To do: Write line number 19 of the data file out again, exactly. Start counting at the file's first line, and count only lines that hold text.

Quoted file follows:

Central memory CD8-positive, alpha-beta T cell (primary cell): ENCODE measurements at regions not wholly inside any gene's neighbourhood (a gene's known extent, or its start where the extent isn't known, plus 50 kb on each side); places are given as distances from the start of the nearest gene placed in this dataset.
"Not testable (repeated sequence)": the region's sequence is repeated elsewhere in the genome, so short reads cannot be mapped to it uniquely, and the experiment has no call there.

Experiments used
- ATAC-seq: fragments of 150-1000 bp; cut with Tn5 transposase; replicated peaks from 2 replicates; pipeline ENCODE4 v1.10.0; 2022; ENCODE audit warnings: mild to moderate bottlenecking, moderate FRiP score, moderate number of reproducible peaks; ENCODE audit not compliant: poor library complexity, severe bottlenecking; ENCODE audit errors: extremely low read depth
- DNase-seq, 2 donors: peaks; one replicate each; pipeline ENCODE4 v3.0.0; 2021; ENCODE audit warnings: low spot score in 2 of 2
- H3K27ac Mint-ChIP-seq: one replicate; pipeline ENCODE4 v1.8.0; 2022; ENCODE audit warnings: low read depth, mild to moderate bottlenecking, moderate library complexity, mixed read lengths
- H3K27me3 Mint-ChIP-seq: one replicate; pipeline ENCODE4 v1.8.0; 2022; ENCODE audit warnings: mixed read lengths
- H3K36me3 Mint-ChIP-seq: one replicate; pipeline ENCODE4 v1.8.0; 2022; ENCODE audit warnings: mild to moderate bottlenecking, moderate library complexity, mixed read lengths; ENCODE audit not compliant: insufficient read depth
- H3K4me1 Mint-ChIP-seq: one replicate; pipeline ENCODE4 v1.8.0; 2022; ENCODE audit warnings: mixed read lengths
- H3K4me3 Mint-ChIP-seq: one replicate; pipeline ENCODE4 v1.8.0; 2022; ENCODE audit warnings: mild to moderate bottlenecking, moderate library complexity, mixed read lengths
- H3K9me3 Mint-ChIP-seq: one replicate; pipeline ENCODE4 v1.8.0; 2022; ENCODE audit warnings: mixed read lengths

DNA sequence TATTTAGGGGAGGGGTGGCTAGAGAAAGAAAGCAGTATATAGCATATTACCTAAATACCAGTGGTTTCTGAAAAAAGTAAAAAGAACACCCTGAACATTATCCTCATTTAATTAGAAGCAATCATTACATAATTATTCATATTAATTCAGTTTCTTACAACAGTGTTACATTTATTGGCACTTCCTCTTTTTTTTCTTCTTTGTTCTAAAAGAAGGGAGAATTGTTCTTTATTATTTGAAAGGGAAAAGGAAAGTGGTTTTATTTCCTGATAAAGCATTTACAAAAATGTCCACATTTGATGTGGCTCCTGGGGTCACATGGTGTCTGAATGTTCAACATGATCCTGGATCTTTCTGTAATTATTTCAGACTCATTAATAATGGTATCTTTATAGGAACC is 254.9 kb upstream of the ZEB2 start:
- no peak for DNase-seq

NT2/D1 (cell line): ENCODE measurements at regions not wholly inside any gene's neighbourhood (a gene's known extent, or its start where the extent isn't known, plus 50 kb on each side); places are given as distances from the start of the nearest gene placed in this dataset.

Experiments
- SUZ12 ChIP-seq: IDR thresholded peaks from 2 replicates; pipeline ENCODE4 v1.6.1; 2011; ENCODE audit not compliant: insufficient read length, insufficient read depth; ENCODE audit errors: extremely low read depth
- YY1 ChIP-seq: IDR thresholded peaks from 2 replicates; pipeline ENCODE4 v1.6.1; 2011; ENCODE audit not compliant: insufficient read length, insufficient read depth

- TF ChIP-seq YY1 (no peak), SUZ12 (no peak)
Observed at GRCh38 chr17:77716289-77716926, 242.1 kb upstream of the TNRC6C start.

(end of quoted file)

Observed at GRCh38 chr17:77716289-77716926, 242.1 kb upstream of the TNRC6C start.